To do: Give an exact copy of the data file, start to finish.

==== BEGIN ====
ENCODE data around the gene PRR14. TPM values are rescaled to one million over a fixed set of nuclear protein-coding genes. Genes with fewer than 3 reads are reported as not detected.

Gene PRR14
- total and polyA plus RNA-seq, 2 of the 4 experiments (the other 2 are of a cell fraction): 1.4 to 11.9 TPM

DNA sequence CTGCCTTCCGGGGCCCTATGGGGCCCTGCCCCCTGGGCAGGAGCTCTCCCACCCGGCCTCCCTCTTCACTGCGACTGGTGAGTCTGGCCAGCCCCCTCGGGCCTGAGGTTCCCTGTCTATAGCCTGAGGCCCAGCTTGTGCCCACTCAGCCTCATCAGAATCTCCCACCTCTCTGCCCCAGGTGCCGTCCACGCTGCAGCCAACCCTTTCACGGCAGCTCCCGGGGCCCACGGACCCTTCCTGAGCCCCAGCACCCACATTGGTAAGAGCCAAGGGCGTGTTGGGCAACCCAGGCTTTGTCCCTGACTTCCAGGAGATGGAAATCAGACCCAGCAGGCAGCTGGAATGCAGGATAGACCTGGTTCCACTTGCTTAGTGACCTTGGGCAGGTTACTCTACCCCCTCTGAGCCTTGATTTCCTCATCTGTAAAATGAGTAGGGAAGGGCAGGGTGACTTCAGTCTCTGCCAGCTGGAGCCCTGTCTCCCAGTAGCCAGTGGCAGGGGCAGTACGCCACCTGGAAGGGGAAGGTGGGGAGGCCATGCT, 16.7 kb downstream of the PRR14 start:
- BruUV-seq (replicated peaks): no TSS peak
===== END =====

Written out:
ENCODE data around the gene PRR14. TPM values are rescaled to one million over a fixed set of nuclear protein-coding genes. Genes with fewer than 3 reads are reported as not detected.

Gene PRR14
- total and polyA plus RNA-seq, 2 of the 4 experiments (the other 2 are of a cell fraction): 1.4 to 11.9 TPM

DNA sequence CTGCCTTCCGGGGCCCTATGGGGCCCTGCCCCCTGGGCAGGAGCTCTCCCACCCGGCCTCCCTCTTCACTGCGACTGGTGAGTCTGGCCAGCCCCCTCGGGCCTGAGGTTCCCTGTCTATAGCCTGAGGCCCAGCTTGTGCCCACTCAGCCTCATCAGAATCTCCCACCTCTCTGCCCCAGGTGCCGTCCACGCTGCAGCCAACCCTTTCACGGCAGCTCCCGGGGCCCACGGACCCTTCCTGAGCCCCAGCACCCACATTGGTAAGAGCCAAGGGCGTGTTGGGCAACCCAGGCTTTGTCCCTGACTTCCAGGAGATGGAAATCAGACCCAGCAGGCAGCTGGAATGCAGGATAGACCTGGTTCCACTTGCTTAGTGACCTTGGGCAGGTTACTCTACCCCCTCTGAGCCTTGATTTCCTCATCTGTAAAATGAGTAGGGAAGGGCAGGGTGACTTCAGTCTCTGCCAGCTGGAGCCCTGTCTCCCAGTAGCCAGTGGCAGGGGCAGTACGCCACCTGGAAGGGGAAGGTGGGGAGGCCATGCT, 16.7 kb downstream of the PRR14 start:
- BruUV-seq (replicated peaks): no TSS peak